How to discover current role in Python Fabric

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This is a very Fabric specific question, but more experienced python hackers might be able to answer this, even if they don’t know Fabric.

I am trying to specify different behaviour in a command depending on which role it is running for, i.e.:

def restart():
    if (SERVERTYPE == "APACHE"):
        sudo("apache2ctl graceful",pty=True)
    elif (SERVERTYPE == "APE"):
        sudo("supervisorctl reload",pty=True)

I was hacking this with functions like this one:

def apache():
    global SERVERTYPE
    SERVERTYPE = "APACHE"
    env.hosts = ['xxx.xxx.com']

But that is obviously not very elegant and I just discovered roles, so my question is:

How do I figure out which role a current instance belongs to?

env.roledefs = {
    'apache': ['xxx.xxx.com'],
    'APE': ['yyy.xxx.com'],
}

Thanks!

For everyone else ever with this question, here is my solution:

The key was finding env.host_string.

This is how I restart different types of servers with one command:

env.roledefs = {
    'apache': ['xxx.xxx.com'],
    'APE': ['yyy.xxx.com']
}

def apache():
    env.roles = ['apache']

...

def restart():
    if env.host_string in env.roledefs['apache']:
        sudo("apache2ctl graceful", pty=True)
    elif env.host_string in env.roledefs['APE']:
        sudo ("supervisorctl reload", pty=True)

enjoy!

I didn’t test it, but might work:

def _get_current_role():
    for role in env.roledefs.keys():
        if env.host_string in env.roledefs[role]:
            return role
    return None

The env.roles will give you the roles specified by -R flag or hardcoded in the script itself. It won’t contain the roles specified per task using the command line or using @roles decorator. There is currently no way of getting this kind of information.

The next release of fabric (1.9 probably) will provide env.effective_roles attribute with exactly what you want – the roles being used for the currently executed task. The code for that has already been merged into master.

Have a look at this issue.

Update: Just checked the source code and it seems that this was already available as early as 1.4.2!

update 2: This seems not to work when using the @roles decorator (in 1.5.3)! It only works when specifying the roles using the -R command line flag.

For fabric 1.5.3 the current roles are directly available in `fabric.api.env.roles’. For example:

import fabric.api as fab

fab.env.roledefs['staging'] = ['bbs-evolution.ipsw.dt.ept.lu']
fab.env.roledefs['prod'] = ['bbs-arbiter.ipsw.dt.ept.lu']


@fab.task
def testrole():
    print fab.env.roles

Test output on the console:

› fab -R staging testrole
[bbs-evolution.ipsw.dt.ept.lu] Executing task 'testrole'
['staging']

Done.

Or:

› fab -R staging,prod testrole
[bbs-evolution.ipsw.dt.ept.lu] Executing task 'testrole'
['staging', 'prod']
[bbs-arbiter.ipsw.dt.ept.lu] Executing task 'testrole'
['staging', 'prod']

Done.

With this, we can do a simple in test in a fabric task:

@fab.task
def testrole():
    if 'prod' in fab.env.roles:
        do_production_stuff()
    elif 'staging' in fab.env.roles:
        do_staging_stuff()
    else:
        raise ValueError('No valid role specified!')

Using fabric 1.14.0 under Anaconda2 5.1.0… confirm the issue when using the @roles decorator… especially in the case that the @roles decorator is used with multiple arguments and then another task without the @roles decorator (or with different arguments) is called from within the first task. In my experience, this can have the effect of nonsensically mismatching the hosts, depending on how I discover the role (i.e. role = env.effective_roles[0]).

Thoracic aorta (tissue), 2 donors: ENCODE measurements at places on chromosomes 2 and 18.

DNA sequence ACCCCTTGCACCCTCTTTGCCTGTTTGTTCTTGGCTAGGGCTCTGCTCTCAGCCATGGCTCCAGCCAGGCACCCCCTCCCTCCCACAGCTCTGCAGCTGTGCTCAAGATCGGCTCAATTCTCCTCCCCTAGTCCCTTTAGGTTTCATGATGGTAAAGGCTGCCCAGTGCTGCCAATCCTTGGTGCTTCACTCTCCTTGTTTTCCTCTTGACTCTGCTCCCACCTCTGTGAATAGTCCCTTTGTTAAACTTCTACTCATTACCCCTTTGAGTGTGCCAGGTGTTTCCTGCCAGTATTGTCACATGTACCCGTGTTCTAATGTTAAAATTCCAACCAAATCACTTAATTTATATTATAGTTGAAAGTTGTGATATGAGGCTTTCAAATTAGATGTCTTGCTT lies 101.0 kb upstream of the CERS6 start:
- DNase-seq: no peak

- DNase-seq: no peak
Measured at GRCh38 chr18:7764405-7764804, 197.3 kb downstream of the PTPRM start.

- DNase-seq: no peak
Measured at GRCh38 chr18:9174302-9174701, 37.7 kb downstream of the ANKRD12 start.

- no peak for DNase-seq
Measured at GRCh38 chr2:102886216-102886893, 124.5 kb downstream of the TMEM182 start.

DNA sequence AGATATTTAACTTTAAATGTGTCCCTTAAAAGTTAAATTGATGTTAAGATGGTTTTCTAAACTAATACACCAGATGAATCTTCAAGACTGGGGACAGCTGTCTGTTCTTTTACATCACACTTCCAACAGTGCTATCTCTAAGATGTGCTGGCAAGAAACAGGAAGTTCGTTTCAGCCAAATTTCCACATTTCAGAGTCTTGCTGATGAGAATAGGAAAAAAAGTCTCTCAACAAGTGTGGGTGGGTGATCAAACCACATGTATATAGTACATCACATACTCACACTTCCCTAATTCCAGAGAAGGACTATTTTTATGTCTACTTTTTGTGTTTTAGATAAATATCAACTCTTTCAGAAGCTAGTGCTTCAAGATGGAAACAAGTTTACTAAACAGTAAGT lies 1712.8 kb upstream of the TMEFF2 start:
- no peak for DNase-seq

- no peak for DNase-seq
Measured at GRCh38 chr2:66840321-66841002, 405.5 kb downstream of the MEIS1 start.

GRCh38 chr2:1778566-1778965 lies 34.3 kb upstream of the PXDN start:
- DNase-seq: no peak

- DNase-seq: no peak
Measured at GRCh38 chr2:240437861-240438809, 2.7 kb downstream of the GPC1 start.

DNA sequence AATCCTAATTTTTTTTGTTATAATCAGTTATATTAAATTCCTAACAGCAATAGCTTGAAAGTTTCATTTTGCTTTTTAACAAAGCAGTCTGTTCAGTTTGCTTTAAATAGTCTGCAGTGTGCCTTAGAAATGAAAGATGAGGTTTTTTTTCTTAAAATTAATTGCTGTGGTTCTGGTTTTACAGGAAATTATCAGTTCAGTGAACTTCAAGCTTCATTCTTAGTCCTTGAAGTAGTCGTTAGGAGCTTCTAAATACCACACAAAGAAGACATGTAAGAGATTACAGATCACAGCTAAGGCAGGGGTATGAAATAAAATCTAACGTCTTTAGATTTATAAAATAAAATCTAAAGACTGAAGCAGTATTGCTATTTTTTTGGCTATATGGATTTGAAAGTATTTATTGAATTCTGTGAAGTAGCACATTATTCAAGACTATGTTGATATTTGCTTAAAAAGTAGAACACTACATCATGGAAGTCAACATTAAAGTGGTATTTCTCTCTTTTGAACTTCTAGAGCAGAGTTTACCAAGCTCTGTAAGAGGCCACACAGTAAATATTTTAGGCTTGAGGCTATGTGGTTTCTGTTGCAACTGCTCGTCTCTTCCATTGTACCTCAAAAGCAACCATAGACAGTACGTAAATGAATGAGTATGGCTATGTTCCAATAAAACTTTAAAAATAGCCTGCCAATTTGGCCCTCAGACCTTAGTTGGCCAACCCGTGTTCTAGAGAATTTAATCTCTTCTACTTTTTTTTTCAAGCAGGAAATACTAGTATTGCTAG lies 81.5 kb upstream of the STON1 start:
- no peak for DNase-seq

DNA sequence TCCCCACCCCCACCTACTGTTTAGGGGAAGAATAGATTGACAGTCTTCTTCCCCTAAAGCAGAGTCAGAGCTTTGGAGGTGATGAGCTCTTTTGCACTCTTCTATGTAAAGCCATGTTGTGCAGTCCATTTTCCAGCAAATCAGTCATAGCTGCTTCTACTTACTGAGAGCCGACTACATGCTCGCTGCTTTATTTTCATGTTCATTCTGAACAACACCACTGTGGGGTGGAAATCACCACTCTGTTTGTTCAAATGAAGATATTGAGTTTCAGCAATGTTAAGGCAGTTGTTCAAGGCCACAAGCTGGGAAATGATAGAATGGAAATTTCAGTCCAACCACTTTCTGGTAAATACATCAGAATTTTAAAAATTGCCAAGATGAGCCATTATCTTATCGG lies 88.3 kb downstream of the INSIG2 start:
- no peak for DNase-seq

Note that role = env.effective_roles[0] does work well in simple situations, e.g. (a) @roles only specifies one role, and (b) the original task does not call another task.

Note also the situation where -R on command line does not override @roles and must use task:roles=role1 instead: How to run a @roles-decorated fabric task on only a single host … also wondering how to pass multiple roles to an argument named roles… hmmm, but I digress.

Perhaps there is a better way, but documentation on @roles leaves one wanting. Next step is to probably read through the source code at this point.

In the meantime, I’ve hacked up the following workaround…

from fabric.api import env
from fabric.decorators import roles
from fabric.decorators import task


def get_host_roles(env, of=None, die=False):
    """
    Get the role(s) for a host at run time
    :param env: Fabric env
    :param of: tuple/set/list
    :param die: boolean
    :return: tuple(host, roles) or tuple(host, role)
    """
    host = env.host
    def valid(role):
        return host in env.roledefs[role]:
    roles = set(filter(valid, env.roledefs.keys()))
    if of:
        roles = tuple(roles & set(of)) # set intersection
        if len(roles) == 1:
            return host, roles[0]
        elif die:
            e="Host "%s" is not in just one of the provided roles: %s!" \
                % (host, repr(roles))
            raise Exception(e)
    return host, roles


_roles = ('role1', 'role2')


@task
@roles(*_roles)
def do_something_with_roles():
    host, roles = get_host_roles(env)
    # roles is a tuple with all of the roles the host is in.


@task
@roles(*_roles)
def do_something_with_roles_diy():
    host, roles = get_host_roles(env, _roles)
    # `roles` is a tuple with the set intersection of `_roles` and the
    # host's actual roles... so you handle the situation!
    if 'role1' in roles:
        # do whatever
        pass


@task
@roles(*_roles)
def force_single_role():
    host, role = get_host_roles(env, _roles, True)
    # this usage raises an exception in the instance that the host is not
    # exclusively in either 'role1' or 'role2'.
    # roles is a string with the role for that host.

Hope that helps.


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